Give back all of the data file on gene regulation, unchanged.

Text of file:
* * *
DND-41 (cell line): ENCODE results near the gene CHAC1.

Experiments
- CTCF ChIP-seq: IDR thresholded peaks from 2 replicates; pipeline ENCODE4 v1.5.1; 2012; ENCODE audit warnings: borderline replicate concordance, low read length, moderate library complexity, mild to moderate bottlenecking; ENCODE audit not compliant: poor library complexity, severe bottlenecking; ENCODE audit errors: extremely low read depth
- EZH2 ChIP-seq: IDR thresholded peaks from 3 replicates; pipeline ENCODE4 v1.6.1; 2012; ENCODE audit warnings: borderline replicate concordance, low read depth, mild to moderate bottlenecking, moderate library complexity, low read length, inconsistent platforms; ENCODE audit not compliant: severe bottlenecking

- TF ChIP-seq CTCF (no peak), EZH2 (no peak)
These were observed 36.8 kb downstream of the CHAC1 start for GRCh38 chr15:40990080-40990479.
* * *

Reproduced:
DND-41 (cell line): ENCODE results near the gene CHAC1.

Experiments
- CTCF ChIP-seq: IDR thresholded peaks from 2 replicates; pipeline ENCODE4 v1.5.1; 2012; ENCODE audit warnings: borderline replicate concordance, low read length, moderate library complexity, mild to moderate bottlenecking; ENCODE audit not compliant: poor library complexity, severe bottlenecking; ENCODE audit errors: extremely low read depth
- EZH2 ChIP-seq: IDR thresholded peaks from 3 replicates; pipeline ENCODE4 v1.6.1; 2012; ENCODE audit warnings: borderline replicate concordance, low read depth, mild to moderate bottlenecking, moderate library complexity, low read length, inconsistent platforms; ENCODE audit not compliant: severe bottlenecking

- TF ChIP-seq CTCF (no peak), EZH2 (no peak)
These were observed 36.8 kb downstream of the CHAC1 start for GRCh38 chr15:40990080-40990479.